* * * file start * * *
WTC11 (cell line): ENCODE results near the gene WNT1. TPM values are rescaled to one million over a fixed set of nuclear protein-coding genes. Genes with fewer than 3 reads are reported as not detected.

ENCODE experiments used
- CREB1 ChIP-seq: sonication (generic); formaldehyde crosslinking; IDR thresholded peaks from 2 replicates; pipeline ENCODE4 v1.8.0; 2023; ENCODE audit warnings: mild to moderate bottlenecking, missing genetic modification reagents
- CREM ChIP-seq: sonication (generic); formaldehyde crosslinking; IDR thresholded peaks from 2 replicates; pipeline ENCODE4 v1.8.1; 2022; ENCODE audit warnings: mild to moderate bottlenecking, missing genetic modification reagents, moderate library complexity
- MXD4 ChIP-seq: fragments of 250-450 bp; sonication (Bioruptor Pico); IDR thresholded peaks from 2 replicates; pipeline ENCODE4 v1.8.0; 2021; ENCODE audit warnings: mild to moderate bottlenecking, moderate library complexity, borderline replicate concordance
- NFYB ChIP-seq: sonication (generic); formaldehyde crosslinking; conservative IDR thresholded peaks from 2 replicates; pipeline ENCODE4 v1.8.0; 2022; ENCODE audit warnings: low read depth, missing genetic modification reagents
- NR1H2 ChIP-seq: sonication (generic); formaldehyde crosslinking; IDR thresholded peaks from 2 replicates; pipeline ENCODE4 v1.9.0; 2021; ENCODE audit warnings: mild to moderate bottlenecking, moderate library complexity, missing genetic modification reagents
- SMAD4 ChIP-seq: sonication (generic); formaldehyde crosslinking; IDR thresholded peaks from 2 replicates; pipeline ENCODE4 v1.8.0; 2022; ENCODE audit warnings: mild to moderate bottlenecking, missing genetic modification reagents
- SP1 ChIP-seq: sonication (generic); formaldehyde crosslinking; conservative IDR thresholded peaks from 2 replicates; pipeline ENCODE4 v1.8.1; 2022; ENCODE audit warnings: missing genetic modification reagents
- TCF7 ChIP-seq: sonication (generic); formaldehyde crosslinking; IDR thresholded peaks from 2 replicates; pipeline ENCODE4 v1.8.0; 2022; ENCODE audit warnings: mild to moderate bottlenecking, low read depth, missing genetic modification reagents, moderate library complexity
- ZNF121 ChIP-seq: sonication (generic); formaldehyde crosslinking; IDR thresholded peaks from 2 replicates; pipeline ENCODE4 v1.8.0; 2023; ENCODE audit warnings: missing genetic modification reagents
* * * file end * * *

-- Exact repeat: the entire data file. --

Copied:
WTC11 (cell line): ENCODE results near the gene WNT1. TPM values are rescaled to one million over a fixed set of nuclear protein-coding genes. Genes with fewer than 3 reads are reported as not detected.

ENCODE experiments used
- CREB1 ChIP-seq: sonication (generic); formaldehyde crosslinking; IDR thresholded peaks from 2 replicates; pipeline ENCODE4 v1.8.0; 2023; ENCODE audit warnings: mild to moderate bottlenecking, missing genetic modification reagents
- CREM ChIP-seq: sonication (generic); formaldehyde crosslinking; IDR thresholded peaks from 2 replicates; pipeline ENCODE4 v1.8.1; 2022; ENCODE audit warnings: mild to moderate bottlenecking, missing genetic modification reagents, moderate library complexity
- MXD4 ChIP-seq: fragments of 250-450 bp; sonication (Bioruptor Pico); IDR thresholded peaks from 2 replicates; pipeline ENCODE4 v1.8.0; 2021; ENCODE audit warnings: mild to moderate bottlenecking, moderate library complexity, borderline replicate concordance
- NFYB ChIP-seq: sonication (generic); formaldehyde crosslinking; conservative IDR thresholded peaks from 2 replicates; pipeline ENCODE4 v1.8.0; 2022; ENCODE audit warnings: low read depth, missing genetic modification reagents
- NR1H2 ChIP-seq: sonication (generic); formaldehyde crosslinking; IDR thresholded peaks from 2 replicates; pipeline ENCODE4 v1.9.0; 2021; ENCODE audit warnings: mild to moderate bottlenecking, moderate library complexity, missing genetic modification reagents
- SMAD4 ChIP-seq: sonication (generic); formaldehyde crosslinking; IDR thresholded peaks from 2 replicates; pipeline ENCODE4 v1.8.0; 2022; ENCODE audit warnings: mild to moderate bottlenecking, missing genetic modification reagents
- SP1 ChIP-seq: sonication (generic); formaldehyde crosslinking; conservative IDR thresholded peaks from 2 replicates; pipeline ENCODE4 v1.8.1; 2022; ENCODE audit warnings: missing genetic modification reagents
- TCF7 ChIP-seq: sonication (generic); formaldehyde crosslinking; IDR thresholded peaks from 2 replicates; pipeline ENCODE4 v1.8.0; 2022; ENCODE audit warnings: mild to moderate bottlenecking, low read depth, missing genetic modification reagents, moderate library complexity
- ZNF121 ChIP-seq: sonication (generic); formaldehyde crosslinking; IDR thresholded peaks from 2 replicates; pipeline ENCODE4 v1.8.0; 2023; ENCODE audit warnings: missing genetic modification reagents